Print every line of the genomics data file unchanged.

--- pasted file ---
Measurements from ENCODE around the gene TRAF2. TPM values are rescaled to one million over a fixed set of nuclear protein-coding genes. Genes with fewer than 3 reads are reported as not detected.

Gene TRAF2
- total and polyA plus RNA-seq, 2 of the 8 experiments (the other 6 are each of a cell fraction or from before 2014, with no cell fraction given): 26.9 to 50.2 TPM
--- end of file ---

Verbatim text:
Measurements from ENCODE around the gene TRAF2. TPM values are rescaled to one million over a fixed set of nuclear protein-coding genes. Genes with fewer than 3 reads are reported as not detected.

Gene TRAF2
- total and polyA plus RNA-seq, 2 of the 8 experiments (the other 6 are each of a cell fraction or from before 2014, with no cell fraction given): 26.9 to 50.2 TPM